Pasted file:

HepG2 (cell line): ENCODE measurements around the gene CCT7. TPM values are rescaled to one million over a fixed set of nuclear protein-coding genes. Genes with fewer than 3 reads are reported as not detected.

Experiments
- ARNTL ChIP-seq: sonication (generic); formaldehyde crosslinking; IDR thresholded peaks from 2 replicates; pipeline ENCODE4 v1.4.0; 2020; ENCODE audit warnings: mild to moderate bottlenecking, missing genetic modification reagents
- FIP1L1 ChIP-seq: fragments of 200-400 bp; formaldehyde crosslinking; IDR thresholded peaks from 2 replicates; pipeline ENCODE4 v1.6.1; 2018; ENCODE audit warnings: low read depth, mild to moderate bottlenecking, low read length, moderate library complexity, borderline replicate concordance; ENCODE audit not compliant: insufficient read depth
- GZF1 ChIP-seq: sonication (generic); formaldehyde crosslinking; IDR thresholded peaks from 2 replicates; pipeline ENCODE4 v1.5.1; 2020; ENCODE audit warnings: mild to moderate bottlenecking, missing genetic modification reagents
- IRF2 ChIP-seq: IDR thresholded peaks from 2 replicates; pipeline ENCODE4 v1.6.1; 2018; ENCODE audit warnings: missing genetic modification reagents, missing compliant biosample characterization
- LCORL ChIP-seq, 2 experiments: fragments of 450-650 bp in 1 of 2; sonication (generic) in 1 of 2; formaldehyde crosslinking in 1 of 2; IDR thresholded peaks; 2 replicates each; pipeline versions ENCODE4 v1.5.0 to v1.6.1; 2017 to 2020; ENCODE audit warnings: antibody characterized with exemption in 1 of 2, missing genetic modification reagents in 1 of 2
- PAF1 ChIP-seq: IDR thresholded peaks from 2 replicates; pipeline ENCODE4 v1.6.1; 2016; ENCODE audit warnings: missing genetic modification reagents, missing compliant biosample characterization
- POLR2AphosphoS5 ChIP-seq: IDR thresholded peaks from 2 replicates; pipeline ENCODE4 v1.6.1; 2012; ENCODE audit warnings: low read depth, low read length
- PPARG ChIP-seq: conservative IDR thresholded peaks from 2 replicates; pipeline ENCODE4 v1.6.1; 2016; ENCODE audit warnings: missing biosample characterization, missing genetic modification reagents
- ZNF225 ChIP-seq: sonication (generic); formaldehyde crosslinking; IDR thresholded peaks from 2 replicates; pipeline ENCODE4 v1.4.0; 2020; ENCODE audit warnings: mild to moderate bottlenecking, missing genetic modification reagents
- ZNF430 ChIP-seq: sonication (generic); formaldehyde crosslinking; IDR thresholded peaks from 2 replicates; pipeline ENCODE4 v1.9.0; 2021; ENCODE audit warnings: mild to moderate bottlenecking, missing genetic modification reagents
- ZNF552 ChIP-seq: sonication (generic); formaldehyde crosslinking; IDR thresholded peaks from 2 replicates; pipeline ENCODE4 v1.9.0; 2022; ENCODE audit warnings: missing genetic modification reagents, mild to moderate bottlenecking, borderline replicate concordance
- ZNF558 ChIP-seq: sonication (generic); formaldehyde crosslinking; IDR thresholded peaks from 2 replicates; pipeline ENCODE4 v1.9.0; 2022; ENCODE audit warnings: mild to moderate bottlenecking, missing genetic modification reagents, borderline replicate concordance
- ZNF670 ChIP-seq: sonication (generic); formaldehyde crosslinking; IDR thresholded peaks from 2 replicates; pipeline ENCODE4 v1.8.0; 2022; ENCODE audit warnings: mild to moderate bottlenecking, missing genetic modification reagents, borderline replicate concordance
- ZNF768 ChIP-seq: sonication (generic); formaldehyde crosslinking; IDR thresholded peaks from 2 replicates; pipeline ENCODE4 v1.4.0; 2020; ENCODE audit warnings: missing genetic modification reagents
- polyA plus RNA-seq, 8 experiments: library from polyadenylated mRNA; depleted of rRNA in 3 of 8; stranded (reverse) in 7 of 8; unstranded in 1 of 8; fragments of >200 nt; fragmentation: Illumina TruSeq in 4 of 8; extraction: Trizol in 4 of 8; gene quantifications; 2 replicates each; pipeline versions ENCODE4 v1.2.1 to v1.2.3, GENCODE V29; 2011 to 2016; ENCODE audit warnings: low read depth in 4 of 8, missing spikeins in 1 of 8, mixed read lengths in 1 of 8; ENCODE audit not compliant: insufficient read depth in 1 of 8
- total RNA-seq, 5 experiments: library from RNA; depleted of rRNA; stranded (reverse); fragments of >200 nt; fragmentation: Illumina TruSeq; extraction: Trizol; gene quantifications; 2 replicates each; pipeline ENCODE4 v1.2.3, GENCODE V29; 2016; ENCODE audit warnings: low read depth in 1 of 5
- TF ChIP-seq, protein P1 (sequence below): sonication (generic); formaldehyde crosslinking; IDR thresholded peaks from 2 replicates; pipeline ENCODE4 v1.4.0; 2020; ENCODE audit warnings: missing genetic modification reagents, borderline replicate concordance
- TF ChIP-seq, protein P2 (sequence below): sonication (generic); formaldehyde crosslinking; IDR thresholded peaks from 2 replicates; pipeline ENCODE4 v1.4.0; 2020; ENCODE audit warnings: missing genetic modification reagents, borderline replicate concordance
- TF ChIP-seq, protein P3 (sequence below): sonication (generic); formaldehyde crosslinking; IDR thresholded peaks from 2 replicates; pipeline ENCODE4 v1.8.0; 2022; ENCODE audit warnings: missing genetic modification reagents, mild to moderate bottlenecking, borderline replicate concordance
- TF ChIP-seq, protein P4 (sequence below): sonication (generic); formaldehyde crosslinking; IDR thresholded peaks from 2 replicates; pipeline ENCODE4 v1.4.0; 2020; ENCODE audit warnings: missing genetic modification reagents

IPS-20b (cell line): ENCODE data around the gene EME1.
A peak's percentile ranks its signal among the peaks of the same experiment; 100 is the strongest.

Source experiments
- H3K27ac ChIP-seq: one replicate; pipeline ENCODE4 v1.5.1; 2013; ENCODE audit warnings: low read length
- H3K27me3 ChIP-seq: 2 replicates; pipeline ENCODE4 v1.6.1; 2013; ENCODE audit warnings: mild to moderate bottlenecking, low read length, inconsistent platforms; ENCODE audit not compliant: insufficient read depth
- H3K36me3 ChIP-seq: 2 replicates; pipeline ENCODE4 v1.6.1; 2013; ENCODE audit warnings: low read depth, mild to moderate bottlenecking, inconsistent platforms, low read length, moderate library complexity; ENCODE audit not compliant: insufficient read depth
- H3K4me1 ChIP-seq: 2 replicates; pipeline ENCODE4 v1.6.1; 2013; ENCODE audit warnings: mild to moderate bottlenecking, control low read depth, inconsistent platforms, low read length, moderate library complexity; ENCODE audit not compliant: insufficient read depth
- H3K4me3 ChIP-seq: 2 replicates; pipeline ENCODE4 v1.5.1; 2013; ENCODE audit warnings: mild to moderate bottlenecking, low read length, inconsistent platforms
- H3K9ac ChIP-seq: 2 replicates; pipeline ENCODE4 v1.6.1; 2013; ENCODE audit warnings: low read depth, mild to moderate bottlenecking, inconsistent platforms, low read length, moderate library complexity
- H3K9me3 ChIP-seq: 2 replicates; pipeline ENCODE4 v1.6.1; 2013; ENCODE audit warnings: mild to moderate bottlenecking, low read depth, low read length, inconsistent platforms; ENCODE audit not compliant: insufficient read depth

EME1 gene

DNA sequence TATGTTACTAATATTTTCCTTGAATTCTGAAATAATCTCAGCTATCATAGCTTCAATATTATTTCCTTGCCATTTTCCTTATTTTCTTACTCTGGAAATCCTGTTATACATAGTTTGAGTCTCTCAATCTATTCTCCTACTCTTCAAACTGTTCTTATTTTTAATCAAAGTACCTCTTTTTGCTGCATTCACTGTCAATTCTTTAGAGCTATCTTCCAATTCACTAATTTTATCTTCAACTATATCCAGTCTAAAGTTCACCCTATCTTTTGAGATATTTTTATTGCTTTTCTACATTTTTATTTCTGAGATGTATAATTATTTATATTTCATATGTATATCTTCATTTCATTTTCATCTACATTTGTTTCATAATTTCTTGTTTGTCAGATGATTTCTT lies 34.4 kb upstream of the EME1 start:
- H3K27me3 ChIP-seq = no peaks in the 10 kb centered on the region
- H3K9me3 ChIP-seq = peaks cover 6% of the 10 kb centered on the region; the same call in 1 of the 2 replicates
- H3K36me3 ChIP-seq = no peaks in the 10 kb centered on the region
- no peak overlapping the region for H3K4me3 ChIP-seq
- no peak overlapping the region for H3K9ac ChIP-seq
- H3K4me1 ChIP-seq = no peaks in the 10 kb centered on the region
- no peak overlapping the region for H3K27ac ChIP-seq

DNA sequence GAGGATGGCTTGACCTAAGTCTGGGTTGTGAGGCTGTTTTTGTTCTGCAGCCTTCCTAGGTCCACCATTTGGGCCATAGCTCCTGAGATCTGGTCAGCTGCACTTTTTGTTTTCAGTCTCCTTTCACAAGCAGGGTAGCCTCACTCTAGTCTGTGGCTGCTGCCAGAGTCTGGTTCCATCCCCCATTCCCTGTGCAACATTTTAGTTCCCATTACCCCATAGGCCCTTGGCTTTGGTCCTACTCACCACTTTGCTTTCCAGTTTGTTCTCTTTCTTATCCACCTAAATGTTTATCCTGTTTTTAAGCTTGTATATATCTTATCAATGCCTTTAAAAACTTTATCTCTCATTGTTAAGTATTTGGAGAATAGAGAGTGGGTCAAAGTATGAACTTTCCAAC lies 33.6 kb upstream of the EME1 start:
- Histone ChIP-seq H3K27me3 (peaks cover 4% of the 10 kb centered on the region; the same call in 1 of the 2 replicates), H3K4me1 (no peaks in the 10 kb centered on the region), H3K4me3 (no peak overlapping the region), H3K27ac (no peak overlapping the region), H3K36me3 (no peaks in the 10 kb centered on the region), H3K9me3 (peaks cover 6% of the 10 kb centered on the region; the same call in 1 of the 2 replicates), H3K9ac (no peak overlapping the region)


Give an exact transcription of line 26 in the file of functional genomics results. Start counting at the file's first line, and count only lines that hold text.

- H3K27ac ChIP-seq: one replicate; pipeline ENCODE4 v1.5.1; 2013; ENCODE audit warnings: low read length